Thursday, December 5, 2013
Pensions and Bankruptcy: a fix is available and should be enacted by Congress
- by New Deal democrat
Yesterday a bankruptcy judge decided that, Michigan's Constitution notwithstanding, the city of Detroit could be admitted into bankruptcy and its pensions attacked.
As an initial matter, the decision is probably correct as far as it goes, i.e., Federal laws are supreme over state laws, so US bankruptcy law trumps Michigan's Constitution. Where I have a real problem is that Michigan, at its most fundamental level, sought to make it ultra vires (outside of their lawful powers) for any actor to file for municipal bankruptcy in that State. You an I can't simply march into US bankruptcy court and put General Electric into bankruptcy. We have to have the lawful right to make the filing. Michigan said that nobody had the right to make a lawful filing as to its municipalities. In my opinion, that should have been enforced against the State-appointed city manager who made the filing.
But there is a deeper problem, and that is the cavalier attitude towards pensions that has been allowed to exist in US bankruptcy courts for 25 years. If you haven't seen it yet, watch the interview with the elderly, retired Detroit municipal worker who worked for his pension for 40 years and now faces having his retirement income severely cut (and remember that many of these workers do not qualify for Social Security). He asked, "What do they expect me to do now?"
Since pensions were allowed to be cut in bankruptcies, Congress - including Democrats - has simply shrugged and said, "Too bad." That doesn't have to be the case, and it shouldn't be the case.
In many cases in private industry, corporate raiders attack a well-functioning company sitting on a pile of cash, including its pension funding. After the corporate treasury is raided, the company files for bankruptcy and the pensions are cut or even entirely negated.
There is simply no justifiable reason for this rule. Pension liabilities are publicly known and quantifiable. In many cases the contractual benefits were earned years, and maybe decades, before. All subsequent contractual liabilities are made (and should be deemed made) with full knowledge of those pre-existing liabilities to employees. If there is a bankruptcy, nobody who became a creditor after the vesting of the pension benefits should be allowed to participate in any distribution until those prior contracts are honored.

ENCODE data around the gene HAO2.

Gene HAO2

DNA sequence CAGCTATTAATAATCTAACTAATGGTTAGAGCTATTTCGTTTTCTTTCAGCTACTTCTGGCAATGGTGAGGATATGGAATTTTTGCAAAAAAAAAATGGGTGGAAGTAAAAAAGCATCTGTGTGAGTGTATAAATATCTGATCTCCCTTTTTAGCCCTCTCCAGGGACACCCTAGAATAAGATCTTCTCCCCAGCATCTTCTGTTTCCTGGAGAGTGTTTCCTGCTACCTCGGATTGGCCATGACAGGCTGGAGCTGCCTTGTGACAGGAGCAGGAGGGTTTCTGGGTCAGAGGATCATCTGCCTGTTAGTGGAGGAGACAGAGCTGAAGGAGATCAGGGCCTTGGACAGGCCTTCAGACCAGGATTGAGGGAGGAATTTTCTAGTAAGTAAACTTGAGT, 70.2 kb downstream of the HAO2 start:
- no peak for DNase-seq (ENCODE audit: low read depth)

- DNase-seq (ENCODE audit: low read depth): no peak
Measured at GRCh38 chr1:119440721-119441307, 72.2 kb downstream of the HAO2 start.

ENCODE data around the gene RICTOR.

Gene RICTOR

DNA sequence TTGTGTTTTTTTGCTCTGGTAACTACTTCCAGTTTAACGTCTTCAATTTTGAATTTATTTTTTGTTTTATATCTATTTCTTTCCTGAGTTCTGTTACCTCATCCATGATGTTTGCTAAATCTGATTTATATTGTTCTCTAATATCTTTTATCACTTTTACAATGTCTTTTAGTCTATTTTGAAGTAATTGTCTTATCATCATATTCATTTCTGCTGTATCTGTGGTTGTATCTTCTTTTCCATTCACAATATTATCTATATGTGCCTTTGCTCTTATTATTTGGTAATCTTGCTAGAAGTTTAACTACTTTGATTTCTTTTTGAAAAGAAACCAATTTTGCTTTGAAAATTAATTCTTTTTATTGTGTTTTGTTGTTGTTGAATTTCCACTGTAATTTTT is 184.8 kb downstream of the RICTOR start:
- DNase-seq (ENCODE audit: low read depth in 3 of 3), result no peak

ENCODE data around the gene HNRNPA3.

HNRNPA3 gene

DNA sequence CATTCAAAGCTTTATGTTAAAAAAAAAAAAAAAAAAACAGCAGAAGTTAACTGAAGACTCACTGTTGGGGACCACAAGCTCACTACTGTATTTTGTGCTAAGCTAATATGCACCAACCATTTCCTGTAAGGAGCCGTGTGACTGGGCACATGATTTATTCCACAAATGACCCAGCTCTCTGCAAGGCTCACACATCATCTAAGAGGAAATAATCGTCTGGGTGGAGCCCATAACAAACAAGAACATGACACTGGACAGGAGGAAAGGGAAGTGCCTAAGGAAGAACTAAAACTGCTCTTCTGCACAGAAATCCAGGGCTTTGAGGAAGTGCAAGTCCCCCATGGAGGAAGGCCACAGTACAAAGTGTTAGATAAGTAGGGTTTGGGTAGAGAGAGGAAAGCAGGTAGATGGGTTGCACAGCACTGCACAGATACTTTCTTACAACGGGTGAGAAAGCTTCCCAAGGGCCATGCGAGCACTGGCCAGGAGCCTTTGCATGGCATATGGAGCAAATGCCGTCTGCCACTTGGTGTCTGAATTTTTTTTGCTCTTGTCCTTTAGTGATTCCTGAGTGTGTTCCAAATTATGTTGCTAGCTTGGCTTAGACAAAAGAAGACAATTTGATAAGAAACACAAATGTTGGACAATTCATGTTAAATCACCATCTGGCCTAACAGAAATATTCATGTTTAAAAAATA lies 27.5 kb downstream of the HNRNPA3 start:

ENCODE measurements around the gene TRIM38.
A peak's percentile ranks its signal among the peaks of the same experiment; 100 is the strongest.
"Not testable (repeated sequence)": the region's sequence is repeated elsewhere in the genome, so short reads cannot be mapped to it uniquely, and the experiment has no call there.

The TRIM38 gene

This doesn't mean that pensions are sacrosanct. It simply means that creditors who obtain their rights under subsequent contracts have to stand in line behind pensioners who earned their rights in previous contracts. In the case of Detroit, it means that somebody who bought a bond issued by Detroit 5 years ago shouldn't get paid until that retired worker's pension previously earned benefits are honored in full.
There are public entities, and corporations as well, that promised too much in pensions. Further, in the case of a necessarily ongoing entity like a municipality, pensions can't be honored in full at the expense of providing necessary municipal services to current residents. But there is simply no reason to put recent bondholders on the same footing as, let alone ahead of line as, pre-existing pensioners.
Under the rule I am discussing here, if I am a potential new bondholder for a city or company that has huge pension liability, I am either not going to buy their bonds, or else I am going to demand a very high interest rate to hedge against the likelihood that the bond issuer is going to default. The net effect is that profligate municipalities will go into bankruptcy sooner, when their finances are in less dire straits - which is a good thing.
In short, there is a federal legislative fix for this problem. It ought to be on the Democrats' agenda, and applicable prospectively to any contracts entered into subsequent to its enactment.
In the meantime, the last several decades have taught workers a brutal lesson: never trust assurances of future payment. I want the retirement funding up front, hived off in a defined contribution account that belongs to me, not my employer.